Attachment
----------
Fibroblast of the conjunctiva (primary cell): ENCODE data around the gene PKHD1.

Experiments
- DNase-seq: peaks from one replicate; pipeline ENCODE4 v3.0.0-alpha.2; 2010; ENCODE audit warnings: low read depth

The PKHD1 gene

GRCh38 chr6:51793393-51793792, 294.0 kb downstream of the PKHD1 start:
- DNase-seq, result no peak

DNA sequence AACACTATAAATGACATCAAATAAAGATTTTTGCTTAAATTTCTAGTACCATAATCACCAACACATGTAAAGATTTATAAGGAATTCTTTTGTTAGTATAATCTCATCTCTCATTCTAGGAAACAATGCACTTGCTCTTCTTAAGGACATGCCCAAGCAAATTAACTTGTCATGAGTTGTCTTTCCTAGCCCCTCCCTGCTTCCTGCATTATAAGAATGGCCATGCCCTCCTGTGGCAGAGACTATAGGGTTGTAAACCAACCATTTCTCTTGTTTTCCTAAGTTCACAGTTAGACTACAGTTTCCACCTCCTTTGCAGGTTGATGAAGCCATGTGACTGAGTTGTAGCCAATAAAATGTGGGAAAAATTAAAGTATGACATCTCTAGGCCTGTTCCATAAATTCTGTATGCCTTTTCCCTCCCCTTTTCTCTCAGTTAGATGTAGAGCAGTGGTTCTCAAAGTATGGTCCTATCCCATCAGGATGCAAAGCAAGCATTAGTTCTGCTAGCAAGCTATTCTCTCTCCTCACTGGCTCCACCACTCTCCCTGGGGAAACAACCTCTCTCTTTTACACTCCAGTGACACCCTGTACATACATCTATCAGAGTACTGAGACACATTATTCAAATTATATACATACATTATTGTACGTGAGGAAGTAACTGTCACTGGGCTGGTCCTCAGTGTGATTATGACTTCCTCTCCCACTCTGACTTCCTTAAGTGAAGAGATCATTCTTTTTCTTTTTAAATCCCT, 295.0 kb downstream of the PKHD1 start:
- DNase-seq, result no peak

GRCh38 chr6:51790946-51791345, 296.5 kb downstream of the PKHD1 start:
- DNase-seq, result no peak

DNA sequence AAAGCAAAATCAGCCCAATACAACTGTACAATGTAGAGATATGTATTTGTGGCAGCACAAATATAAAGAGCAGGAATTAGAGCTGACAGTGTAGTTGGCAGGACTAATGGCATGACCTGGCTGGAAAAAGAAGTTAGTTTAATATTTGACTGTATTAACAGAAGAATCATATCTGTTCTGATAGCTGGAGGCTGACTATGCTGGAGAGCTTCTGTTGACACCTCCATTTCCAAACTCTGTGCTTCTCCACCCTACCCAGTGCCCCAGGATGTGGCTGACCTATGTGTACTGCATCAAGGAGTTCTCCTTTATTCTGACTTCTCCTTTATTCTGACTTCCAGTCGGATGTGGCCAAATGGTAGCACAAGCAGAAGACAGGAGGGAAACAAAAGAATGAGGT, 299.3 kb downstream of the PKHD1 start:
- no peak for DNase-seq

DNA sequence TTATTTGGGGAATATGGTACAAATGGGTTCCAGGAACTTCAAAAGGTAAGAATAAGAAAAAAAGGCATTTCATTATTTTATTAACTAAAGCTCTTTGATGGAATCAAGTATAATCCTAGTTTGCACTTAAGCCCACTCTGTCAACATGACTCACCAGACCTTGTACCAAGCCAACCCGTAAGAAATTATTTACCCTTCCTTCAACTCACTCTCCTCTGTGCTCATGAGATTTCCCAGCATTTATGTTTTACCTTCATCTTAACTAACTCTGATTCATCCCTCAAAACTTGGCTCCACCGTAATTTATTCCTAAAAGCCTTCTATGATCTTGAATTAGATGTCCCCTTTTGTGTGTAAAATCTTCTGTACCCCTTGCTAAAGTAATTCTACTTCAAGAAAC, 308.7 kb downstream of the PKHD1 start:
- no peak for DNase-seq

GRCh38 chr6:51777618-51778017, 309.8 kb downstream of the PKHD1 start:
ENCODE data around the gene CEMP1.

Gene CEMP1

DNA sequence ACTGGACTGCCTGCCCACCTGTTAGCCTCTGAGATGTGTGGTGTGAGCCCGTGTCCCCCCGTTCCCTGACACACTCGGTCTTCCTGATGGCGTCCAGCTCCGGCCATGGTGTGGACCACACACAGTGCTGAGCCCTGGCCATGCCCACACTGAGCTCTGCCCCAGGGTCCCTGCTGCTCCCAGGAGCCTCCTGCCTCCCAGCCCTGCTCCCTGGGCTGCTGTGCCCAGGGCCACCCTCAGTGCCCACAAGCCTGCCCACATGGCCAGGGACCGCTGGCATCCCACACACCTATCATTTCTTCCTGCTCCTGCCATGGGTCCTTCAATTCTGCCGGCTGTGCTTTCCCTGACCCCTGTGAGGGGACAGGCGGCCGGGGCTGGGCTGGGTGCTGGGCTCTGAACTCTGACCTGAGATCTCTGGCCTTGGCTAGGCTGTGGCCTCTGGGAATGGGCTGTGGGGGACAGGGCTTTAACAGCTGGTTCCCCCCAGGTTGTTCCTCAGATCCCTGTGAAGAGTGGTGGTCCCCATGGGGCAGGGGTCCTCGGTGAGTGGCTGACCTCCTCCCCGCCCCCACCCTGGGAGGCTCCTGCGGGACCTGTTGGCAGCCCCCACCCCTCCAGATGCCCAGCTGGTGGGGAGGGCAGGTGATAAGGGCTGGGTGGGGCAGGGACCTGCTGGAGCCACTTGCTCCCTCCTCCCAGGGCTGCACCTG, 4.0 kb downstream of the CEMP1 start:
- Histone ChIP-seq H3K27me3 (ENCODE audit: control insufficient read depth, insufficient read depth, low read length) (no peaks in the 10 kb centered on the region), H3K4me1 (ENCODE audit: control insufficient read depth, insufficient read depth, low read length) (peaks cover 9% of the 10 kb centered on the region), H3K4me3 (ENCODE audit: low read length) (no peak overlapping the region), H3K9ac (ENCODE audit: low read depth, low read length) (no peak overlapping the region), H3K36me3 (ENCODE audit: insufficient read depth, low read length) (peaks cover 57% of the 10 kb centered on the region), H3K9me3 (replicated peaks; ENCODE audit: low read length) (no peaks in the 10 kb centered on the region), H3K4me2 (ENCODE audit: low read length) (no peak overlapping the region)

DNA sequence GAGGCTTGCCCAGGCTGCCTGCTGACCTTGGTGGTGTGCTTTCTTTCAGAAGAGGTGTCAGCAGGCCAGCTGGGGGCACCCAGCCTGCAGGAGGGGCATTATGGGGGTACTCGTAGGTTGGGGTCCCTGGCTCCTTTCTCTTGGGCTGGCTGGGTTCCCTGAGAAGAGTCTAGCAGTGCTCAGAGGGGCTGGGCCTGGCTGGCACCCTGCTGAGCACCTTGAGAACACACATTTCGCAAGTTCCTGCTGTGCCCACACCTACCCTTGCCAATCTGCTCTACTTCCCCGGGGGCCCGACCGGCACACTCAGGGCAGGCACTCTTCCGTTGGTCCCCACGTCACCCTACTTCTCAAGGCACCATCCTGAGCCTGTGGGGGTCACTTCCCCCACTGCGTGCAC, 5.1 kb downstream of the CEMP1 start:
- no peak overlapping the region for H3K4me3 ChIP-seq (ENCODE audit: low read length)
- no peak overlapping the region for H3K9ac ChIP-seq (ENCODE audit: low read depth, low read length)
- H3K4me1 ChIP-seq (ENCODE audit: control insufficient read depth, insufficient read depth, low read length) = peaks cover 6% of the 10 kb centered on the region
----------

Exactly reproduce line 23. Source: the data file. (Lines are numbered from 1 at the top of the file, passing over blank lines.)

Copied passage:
- H3K4me1 ChIP-seq (ENCODE audit: control insufficient read depth, insufficient read depth, low read length) = peaks cover 6% of the 10 kb centered on the region